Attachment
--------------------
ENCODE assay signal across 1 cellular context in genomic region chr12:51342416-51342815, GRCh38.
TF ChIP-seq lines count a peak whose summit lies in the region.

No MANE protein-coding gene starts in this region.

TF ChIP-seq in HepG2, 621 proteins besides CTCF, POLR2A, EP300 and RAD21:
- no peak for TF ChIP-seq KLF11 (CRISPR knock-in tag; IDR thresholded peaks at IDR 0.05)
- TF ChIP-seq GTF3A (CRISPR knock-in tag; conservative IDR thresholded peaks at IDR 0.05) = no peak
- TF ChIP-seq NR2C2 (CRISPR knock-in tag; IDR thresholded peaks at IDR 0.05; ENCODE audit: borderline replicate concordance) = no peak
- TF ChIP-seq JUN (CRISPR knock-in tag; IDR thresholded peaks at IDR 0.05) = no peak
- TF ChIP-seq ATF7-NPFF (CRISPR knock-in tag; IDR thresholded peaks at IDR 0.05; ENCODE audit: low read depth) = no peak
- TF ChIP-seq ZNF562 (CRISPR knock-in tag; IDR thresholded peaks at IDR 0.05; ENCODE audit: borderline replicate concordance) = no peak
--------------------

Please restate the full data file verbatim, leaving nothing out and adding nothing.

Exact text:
ENCODE assay signal across 1 cellular context in genomic region chr12:51342416-51342815, GRCh38.
TF ChIP-seq lines count a peak whose summit lies in the region.

No MANE protein-coding gene starts in this region.

TF ChIP-seq in HepG2, 621 proteins besides CTCF, POLR2A, EP300 and RAD21:
- no peak for TF ChIP-seq KLF11 (CRISPR knock-in tag; IDR thresholded peaks at IDR 0.05)
- TF ChIP-seq GTF3A (CRISPR knock-in tag; conservative IDR thresholded peaks at IDR 0.05) = no peak
- TF ChIP-seq NR2C2 (CRISPR knock-in tag; IDR thresholded peaks at IDR 0.05; ENCODE audit: borderline replicate concordance) = no peak
- TF ChIP-seq JUN (CRISPR knock-in tag; IDR thresholded peaks at IDR 0.05) = no peak
- TF ChIP-seq ATF7-NPFF (CRISPR knock-in tag; IDR thresholded peaks at IDR 0.05; ENCODE audit: low read depth) = no peak
- TF ChIP-seq ZNF562 (CRISPR knock-in tag; IDR thresholded peaks at IDR 0.05; ENCODE audit: borderline replicate concordance) = no peak